Agen Umroh Tout Murah di Cawang Hubungi 021-9929-2337 atau 0821-2406-5740 Alhijaz Indowisata adalah perusahaan swasta nasional yang bergerak di bidang tour dan travel. Nama Alhijaz terinspirasi dari istilah dua kota suci bagi umat islam pada zaman nabi Muhammad saw. yaitu Makkah dan Madinah. Dua kota yang penuh berkah sehingga diharapkan menular dalam kinerja perusahaan. Sedangkan Indowisata merupakan akronim dari kata indo yang berarti negara Indonesia dan wisata yang menjadi fokus usaha bisnis kami.

Agen Umroh Tout Murah di Cawang Alhijaz Indowisata didirikan oleh Bapak H. Abdullah Djakfar Muksen pada tahun 2010. Merangkak dari kecil namun pasti, alhijaz berkembang pesat dari mulai penjualan tiket maskapai penerbangan domestik dan luar negeri, tour domestik hingga mengembangkan ke layanan jasa umrah dan haji khusus. Tak hanya itu, pada tahun 2011 Alhijaz kembali membuka divisi baru yaitu provider visa umrah yang bekerja sama dengan muassasah arab saudi. Sebagai komitmen legalitas perusahaan dalam melayani pelanggan dan jamaah secara aman dan profesional, saat ini perusahaan telah mengantongi izin resmi dari pemerintah melalui kementrian pariwisata, lalu izin haji khusus dan umrah dari kementrian agama. Selain itu perusahaan juga tergabung dalam komunitas organisasi travel nasional seperti Asita, komunitas penyelenggara umrah dan haji khusus yaitu HIMPUH dan organisasi internasional yaitu IATA. Agen Umroh Tout Murah di Cawang

Saco-Indonesia.com - Setelah perjuangan panjang, Asosiasi Televisi Jaringan Indonesia akhirnya merasa lega. Mahkamah Agung membatalkan peraturan Menteri Komunikasi dan Informatika Tifatul Sembiring soal penyelenggaraan penyiaran televisi digital terestrial penerimaan tetap tidak berbayar berisi 22 pasal mengatur tentang televisi digital.

Tetapi, para pengusaha televisi daerah ini harus kembali gigit jari. Aturan lama hanya berubah nomor menjadi aturan nomor 32 tahun 2013 dengan substansi dan isi sama dengan aturan dibatalkan Mahkamah Agung . Harapan adanya pergantian seleksi tidak terwujud. Perubahan kentara cuma pada pergantian zona layanan. Awalnya dibagi berdasarkan wilayah berganti menjadi per provinsi sesuai jumlah provinsi di Indonesia. Juga tidak ada jangka waktu penutupan kanal analog.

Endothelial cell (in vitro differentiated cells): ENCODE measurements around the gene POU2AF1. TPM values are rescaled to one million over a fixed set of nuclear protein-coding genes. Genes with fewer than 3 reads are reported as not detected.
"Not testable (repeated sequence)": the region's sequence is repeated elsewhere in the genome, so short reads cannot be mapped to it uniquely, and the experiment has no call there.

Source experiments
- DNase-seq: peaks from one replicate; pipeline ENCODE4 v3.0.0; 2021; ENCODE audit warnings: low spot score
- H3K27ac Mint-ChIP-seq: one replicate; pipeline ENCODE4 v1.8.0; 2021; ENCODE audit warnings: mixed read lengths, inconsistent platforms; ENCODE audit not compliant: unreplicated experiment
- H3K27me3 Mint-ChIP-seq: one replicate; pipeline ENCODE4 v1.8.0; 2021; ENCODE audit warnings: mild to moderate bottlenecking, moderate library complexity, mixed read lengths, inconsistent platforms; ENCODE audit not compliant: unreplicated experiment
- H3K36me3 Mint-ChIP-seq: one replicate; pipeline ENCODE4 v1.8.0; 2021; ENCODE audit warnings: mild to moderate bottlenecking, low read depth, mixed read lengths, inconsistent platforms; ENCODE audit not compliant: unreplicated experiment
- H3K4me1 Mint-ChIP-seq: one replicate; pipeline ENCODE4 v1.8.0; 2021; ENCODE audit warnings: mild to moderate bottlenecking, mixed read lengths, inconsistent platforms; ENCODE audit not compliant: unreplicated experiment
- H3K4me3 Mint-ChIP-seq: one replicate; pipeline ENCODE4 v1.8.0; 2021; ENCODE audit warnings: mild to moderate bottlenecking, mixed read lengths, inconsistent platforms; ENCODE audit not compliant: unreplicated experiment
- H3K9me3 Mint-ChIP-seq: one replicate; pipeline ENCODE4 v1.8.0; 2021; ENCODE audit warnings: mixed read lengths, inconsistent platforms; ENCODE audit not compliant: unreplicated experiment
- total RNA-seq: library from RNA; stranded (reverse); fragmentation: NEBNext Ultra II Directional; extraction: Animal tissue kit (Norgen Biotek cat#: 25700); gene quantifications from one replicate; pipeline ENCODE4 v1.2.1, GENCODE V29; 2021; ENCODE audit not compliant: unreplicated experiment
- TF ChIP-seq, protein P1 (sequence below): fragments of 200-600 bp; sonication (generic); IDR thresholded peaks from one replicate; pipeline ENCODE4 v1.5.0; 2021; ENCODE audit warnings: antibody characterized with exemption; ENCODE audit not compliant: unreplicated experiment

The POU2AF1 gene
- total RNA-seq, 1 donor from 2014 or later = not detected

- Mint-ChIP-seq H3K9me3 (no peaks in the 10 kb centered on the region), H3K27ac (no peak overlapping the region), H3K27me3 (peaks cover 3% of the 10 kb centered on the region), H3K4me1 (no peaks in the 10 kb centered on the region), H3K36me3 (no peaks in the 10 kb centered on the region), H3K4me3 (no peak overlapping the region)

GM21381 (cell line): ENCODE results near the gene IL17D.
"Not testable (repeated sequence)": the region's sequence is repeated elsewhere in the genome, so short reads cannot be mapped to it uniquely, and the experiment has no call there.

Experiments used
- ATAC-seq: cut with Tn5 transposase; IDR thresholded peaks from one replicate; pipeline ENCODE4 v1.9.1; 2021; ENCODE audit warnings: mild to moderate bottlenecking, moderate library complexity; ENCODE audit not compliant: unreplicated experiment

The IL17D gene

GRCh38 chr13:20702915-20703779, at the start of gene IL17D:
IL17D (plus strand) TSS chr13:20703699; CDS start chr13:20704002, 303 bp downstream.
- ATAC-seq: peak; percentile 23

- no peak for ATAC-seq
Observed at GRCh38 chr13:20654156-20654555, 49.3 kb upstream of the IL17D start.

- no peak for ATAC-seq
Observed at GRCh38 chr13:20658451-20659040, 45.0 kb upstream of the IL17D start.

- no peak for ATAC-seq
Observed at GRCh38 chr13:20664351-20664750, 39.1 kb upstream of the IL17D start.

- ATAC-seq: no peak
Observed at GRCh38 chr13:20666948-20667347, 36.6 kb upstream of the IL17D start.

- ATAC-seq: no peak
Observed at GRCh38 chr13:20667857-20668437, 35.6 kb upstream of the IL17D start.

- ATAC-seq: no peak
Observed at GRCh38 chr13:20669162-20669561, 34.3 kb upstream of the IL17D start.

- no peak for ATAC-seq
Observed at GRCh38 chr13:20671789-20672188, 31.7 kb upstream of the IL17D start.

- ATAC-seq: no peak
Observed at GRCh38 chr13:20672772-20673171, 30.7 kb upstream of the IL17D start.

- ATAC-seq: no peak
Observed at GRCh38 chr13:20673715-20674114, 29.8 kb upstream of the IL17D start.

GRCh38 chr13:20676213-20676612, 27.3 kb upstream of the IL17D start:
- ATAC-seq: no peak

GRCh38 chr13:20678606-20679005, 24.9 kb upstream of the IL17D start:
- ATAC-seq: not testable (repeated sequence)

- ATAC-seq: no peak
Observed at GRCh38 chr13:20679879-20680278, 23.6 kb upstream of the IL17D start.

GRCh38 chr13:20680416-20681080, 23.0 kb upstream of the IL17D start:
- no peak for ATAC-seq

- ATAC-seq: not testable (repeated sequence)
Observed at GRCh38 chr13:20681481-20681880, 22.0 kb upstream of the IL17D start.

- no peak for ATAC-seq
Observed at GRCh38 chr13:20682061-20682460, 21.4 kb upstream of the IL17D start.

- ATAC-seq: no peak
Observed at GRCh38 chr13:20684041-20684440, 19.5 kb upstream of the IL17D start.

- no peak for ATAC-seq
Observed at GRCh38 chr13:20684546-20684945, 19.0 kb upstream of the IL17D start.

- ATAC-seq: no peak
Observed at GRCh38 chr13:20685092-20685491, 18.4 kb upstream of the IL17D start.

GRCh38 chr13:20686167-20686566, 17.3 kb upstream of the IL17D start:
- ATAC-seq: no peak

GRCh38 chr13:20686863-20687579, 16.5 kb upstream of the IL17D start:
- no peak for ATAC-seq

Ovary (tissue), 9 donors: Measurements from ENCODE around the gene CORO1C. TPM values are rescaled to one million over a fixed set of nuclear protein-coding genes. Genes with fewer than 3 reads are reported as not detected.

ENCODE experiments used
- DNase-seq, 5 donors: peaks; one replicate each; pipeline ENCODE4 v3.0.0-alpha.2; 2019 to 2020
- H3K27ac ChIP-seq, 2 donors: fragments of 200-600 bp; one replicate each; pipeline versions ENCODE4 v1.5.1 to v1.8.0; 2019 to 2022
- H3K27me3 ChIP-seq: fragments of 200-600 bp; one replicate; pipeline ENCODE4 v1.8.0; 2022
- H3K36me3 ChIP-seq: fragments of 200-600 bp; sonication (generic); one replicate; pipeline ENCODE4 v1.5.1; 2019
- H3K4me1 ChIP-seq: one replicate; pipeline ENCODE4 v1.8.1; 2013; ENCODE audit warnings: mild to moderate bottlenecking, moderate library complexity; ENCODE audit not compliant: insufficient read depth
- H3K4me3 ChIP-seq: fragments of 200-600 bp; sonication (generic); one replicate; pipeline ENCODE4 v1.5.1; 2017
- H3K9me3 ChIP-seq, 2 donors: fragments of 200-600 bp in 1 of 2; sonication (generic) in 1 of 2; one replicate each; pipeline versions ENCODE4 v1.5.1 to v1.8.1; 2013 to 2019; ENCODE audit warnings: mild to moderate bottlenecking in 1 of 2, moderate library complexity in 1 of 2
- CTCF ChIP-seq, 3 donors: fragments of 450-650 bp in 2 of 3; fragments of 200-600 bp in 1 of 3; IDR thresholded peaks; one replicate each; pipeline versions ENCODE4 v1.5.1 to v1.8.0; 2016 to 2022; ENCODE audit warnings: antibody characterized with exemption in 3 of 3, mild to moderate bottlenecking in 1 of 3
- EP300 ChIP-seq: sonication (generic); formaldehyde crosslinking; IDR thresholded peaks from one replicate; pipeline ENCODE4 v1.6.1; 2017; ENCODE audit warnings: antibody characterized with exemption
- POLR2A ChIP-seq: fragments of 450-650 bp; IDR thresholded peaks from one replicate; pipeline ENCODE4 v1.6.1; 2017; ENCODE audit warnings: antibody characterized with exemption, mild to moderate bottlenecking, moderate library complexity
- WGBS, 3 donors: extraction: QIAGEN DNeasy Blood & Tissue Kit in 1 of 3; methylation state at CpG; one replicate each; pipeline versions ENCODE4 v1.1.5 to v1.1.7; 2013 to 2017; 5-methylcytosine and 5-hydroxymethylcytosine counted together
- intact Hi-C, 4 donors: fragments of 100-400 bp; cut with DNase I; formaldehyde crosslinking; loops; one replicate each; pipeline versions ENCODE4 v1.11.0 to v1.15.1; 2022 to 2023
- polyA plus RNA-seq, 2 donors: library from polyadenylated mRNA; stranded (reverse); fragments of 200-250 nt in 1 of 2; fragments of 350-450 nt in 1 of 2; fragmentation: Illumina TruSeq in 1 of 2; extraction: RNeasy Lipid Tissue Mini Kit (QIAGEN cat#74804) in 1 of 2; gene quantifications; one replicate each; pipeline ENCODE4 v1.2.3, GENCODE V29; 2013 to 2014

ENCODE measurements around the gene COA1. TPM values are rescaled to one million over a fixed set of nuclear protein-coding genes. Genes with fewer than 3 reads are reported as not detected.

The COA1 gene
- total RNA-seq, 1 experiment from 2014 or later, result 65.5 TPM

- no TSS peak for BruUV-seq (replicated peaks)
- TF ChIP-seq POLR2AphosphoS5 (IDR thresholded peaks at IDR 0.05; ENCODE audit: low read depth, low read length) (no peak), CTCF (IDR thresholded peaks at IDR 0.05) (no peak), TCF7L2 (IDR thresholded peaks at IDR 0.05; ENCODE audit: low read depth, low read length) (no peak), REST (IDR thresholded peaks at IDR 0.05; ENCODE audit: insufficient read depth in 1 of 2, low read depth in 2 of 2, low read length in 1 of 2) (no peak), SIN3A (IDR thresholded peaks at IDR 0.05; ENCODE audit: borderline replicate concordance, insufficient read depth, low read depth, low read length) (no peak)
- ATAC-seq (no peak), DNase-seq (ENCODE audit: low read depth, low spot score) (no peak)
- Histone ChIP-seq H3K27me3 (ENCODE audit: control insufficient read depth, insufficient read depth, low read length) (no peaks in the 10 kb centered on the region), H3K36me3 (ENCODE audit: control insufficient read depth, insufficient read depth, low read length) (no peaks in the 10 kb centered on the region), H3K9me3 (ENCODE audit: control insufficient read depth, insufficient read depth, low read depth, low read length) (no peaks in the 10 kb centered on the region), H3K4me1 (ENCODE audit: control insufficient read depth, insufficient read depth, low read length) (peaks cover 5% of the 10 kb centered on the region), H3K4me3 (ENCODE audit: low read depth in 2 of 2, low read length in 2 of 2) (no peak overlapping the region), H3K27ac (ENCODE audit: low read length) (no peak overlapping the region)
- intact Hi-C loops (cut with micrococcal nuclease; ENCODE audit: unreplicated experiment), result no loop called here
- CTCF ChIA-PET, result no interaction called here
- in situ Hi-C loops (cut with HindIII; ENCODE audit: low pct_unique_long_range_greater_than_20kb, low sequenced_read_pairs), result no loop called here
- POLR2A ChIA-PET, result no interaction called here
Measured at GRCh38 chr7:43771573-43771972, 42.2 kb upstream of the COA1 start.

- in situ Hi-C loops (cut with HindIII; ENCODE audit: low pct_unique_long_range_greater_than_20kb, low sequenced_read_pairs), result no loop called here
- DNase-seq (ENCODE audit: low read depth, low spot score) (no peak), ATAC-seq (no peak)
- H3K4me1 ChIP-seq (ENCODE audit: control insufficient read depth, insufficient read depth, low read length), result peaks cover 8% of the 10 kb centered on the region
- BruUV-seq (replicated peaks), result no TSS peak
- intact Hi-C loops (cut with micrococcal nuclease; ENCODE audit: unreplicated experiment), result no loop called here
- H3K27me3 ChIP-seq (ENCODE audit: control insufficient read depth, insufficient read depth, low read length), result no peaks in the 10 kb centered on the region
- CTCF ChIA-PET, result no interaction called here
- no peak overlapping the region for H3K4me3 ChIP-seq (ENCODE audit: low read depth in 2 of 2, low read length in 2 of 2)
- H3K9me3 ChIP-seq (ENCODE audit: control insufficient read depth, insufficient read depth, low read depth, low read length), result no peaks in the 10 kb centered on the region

Artinya, para pemilik televisi lama selain menikmati frekuensi analog juga memperoleh keuntungan dari frekuensi digital. Tetapi, bagi para pemilik televisi lokal tidak terkait taipan televisi di Jakarta, harus bersiap mengalokasikan dana gede tanpa perlindungan dalam transisi analog ke digital. Bahkan, beberapa pengusaha televisi analog diminta tidak menuntut ganti rugi kepada pemerintah.

MA ( Mahkamah Agung ) menilai Permen 22 tidak sah. Kehadiran Permen 32 hanya untuk melegalkan yang ilegal, kata Ketua Asosiasi Televisi Jaringan Indonesia Bambang Santoso beberapa waktu lalu dalam diskusi problematik televisi digital.

Menurut target ditetapkan awal tahun lalu, digitalisasi dunia penyiaran dalam negeri mestinya sudah dimulai bertahap. Pada 2015, seluruh televisi saat ini menggunakan jaringan analog harus berubah ke kanal digital.

Perubahan kanal dari analog ke digital ini sebagai kesepakatan Persatuan Telekomunikasi Internasional (ITU). Pada 17 Juni 2015 seluruh dunia wajib berpindah dari penyiaran televisi analog ke penyiaran televisi digital.

Pemerintah menyiapkan sekitar 227 wilayah layanan dibagi dalam dua kategori: daerah ekonomi maju dan daerah ekonomi kurang maju. Tetapi, publik mengkritik slot kanal disediakan oleh pemerintah habis dan dinikmati oleh para pemain lama, seperti MNC Group milik Hary Tanoesoedibjo , Metro TV kepunyaan Surya Paloh , keluarga Bakrie dengan Viva Group, Elang Teknologi (SCTV dan Indosiar) dimiliki keluarga Sariaatmadja, dan Trans Corp dipunyai Chairul Tandjung .

Hitungan kasar, dalam satu wilayah layanan bisa ada ratusan televisi beroperasi. Misalnya di Jawa Barat dengan wilayah paling luas. Dengan sebelas layanan akan hadir sekitar 549 kanal. Saat ini paling tidak ada 90 pemohon kanal televisi digital di Jawa Barat.

Secara substansial, isi aturan lama dan baru tidak jauh berbeda. Semua ini memperlihatkan permen 32 mempertahankan konsentrasi kepemilikan, ujar Direktur Lembaga Pemantau Regulasi dan Regulator Media (PR2Media) Amir Effendi Siregar.

Dia mewanti-wanti Menteri Komunikasi dan Informatika Tifatul Sembiring agar dunia penyiaran diatur dengan menjamin kebebasan dan demokrasi. Aturan juga mesti berprinsip efisiensi, frekuensi emas, peningkatan kualitas, dan munculnya banyak pemain baru.

Staf Ahli Menteri Komunikasi dan Informasi Hendry Subianto menegaskan pihaknya tetap akan melanjutkan proses digitalisasi dunia penyiaran. Pemerintah menilai putusan Mahkamah Agung tidak bersifat retroaktif. Keputusan MA tersebut tidak membatalkan proses migrasi teknologi sistem televisi analog ke sistem televisi digital, tuturnya.

Pemerintah, kata dia, harus mengupayakan payung hukum bagi perkembangan teknologi agar masyarakat tidak dirugikan. Dia mengimbau masyarakat dan pelaku industri televisi tidak resah karena aturan baru menteri segera terbit.

Editor : Maulana Lee

Sumber : merdeka.com

Berebut kanal digital